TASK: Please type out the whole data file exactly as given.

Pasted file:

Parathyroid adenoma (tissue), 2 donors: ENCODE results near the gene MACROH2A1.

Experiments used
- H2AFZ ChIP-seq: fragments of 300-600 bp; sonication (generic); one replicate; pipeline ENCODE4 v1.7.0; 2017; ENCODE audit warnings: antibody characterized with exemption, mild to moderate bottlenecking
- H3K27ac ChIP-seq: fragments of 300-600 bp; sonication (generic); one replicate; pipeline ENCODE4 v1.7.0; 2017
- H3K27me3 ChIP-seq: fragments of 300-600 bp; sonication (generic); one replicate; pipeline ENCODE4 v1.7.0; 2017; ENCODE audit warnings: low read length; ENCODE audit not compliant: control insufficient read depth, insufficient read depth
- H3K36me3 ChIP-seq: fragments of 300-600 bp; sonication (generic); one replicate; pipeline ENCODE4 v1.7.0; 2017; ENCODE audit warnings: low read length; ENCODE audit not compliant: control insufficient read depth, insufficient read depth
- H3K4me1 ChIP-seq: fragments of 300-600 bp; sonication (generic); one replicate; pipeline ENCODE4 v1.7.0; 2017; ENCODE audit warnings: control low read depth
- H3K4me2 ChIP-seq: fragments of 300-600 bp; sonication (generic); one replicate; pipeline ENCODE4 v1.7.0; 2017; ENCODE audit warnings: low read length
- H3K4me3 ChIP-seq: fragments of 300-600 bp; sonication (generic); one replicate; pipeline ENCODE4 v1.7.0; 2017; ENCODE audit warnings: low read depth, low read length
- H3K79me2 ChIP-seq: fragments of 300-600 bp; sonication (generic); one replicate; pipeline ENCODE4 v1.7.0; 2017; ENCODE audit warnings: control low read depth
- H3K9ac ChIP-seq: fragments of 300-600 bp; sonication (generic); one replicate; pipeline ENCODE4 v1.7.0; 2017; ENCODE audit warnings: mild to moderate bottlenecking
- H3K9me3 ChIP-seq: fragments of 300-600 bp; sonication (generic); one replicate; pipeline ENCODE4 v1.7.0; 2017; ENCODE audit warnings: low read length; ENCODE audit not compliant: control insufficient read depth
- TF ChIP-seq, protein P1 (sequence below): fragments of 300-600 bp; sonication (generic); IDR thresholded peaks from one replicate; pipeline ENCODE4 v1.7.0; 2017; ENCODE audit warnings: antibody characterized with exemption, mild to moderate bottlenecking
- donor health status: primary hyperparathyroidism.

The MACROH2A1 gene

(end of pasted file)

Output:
Parathyroid adenoma (tissue), 2 donors: ENCODE results near the gene MACROH2A1.

Experiments used
- H2AFZ ChIP-seq: fragments of 300-600 bp; sonication (generic); one replicate; pipeline ENCODE4 v1.7.0; 2017; ENCODE audit warnings: antibody characterized with exemption, mild to moderate bottlenecking
- H3K27ac ChIP-seq: fragments of 300-600 bp; sonication (generic); one replicate; pipeline ENCODE4 v1.7.0; 2017
- H3K27me3 ChIP-seq: fragments of 300-600 bp; sonication (generic); one replicate; pipeline ENCODE4 v1.7.0; 2017; ENCODE audit warnings: low read length; ENCODE audit not compliant: control insufficient read depth, insufficient read depth
- H3K36me3 ChIP-seq: fragments of 300-600 bp; sonication (generic); one replicate; pipeline ENCODE4 v1.7.0; 2017; ENCODE audit warnings: low read length; ENCODE audit not compliant: control insufficient read depth, insufficient read depth
- H3K4me1 ChIP-seq: fragments of 300-600 bp; sonication (generic); one replicate; pipeline ENCODE4 v1.7.0; 2017; ENCODE audit warnings: control low read depth
- H3K4me2 ChIP-seq: fragments of 300-600 bp; sonication (generic); one replicate; pipeline ENCODE4 v1.7.0; 2017; ENCODE audit warnings: low read length
- H3K4me3 ChIP-seq: fragments of 300-600 bp; sonication (generic); one replicate; pipeline ENCODE4 v1.7.0; 2017; ENCODE audit warnings: low read depth, low read length
- H3K79me2 ChIP-seq: fragments of 300-600 bp; sonication (generic); one replicate; pipeline ENCODE4 v1.7.0; 2017; ENCODE audit warnings: control low read depth
- H3K9ac ChIP-seq: fragments of 300-600 bp; sonication (generic); one replicate; pipeline ENCODE4 v1.7.0; 2017; ENCODE audit warnings: mild to moderate bottlenecking
- H3K9me3 ChIP-seq: fragments of 300-600 bp; sonication (generic); one replicate; pipeline ENCODE4 v1.7.0; 2017; ENCODE audit warnings: low read length; ENCODE audit not compliant: control insufficient read depth
- TF ChIP-seq, protein P1 (sequence below): fragments of 300-600 bp; sonication (generic); IDR thresholded peaks from one replicate; pipeline ENCODE4 v1.7.0; 2017; ENCODE audit warnings: antibody characterized with exemption, mild to moderate bottlenecking
- donor health status: primary hyperparathyroidism.

The MACROH2A1 gene